Gang is staging a musical show in their kid-rigged cellar theater (customers
get there by sliding down a coal chute). Spanky's in charge, Darla's
the female vocalist, and Buckwheat's the Stokowski-inspired band leader, but
the kid patrons' rapt admiration is reserved for Alfalfa. Announced as
"The King of Crooners" to a gaga audience, Alfalfa strides onstage and
bellows, "I'm the barber of Seville." Spanky rings down the curtain to
a chorus of catcalls. Alfalfa's burned and explains that from now on
he won't waste a voice like his on anything less than opera.
Quitting the show, he and companion Porky haunt
an opera company until with mock seriousness Barnaby, the impresario, signs
Alfalfa to a contract, effective twenty years later. They check their
watches. As Alfalfa triumphantly returns backstage to flaunt his
secure operatic future at Spanky, he's warned he'll wind up singing in the
street for pennies. Unruffled, Alfalfa settles back in an easy chair,
and dreams the twenty years have elapsed: he swaggers down a wintry
Broadway and sees neon lights flashing his name wherever he looks.
Debuting in The Barber of Seville,
his first lusty aria is greeted with boos, and overdressed kids in a
side theater box mug sourly and begin heaving some convenient ripe
vegetables on stage. The curtain falls, and Alfalfa departs in
disgrace, but the villainous Barnaby, now stooped and gray, won't
relinquish the ironclad contract, and hands Alfalfa a tin cup to sin in
the streets. Plodding through the snow, braced against the
weather, he and Porky happen upon prominent Club Spanky. Just then
the immaculately dressed proprietor arrives in a chauffeured Austin car
and steps out to drop a coin in Alfalfa's cup. "Why, Spanky!"
Invited inside Spanky's plush cabaret, the
dazed Alfalfa is treated to a fancy floor show and that King of Swing,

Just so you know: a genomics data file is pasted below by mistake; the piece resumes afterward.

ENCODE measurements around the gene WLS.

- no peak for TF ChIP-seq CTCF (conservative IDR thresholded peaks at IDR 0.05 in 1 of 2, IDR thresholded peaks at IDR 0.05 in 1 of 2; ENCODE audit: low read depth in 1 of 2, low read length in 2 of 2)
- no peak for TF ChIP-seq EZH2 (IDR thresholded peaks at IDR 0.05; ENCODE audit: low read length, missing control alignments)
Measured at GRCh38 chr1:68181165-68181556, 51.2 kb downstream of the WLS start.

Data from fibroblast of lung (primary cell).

"Cab" Buckwheat—both now rich and
making "hundreds and thousands of dollars." Alfalfa's encourage to
croon, but when he finally tosses aside his pride and consents, in steps
the leering Barnaby to drag him back to the streets. By now,
Alfalfa's screaming that he doesn't want to sing opera, he just wants to
croon. At that moment, the scene blurs woozily, Alfalfa awakens
and realizes it's all been a terrible dream; he's still backstage at the
gang's little production, and with renewed confidence he gladly returns
to the show to sing (Bing Crosby's) "Learn to Croon" for a happy,
off-key, "just murmur boo-boo-boo-boo-boo" ending.
Our Gang Follies of 1938 is a
delightful change-of-pace film, perhaps the best of the mini-musicals,
and with its huge cast, full orchestra score, elegant costuming, and
richly dressed sets certainly the most elaborate.
The film's considerable production values
and radical departure in format are pleasing, though puzzling, as is the
question of why the studio made this glossy one-shot return to the
two-reel format (Our Gang Follies of 1938 is the last two-reeler
Hal Roach Studios would ever make).
One area of conjecture revolves around MGM's
interest in acquiring or at least perpetuating
Our Gang as one of the few remaining profitable series of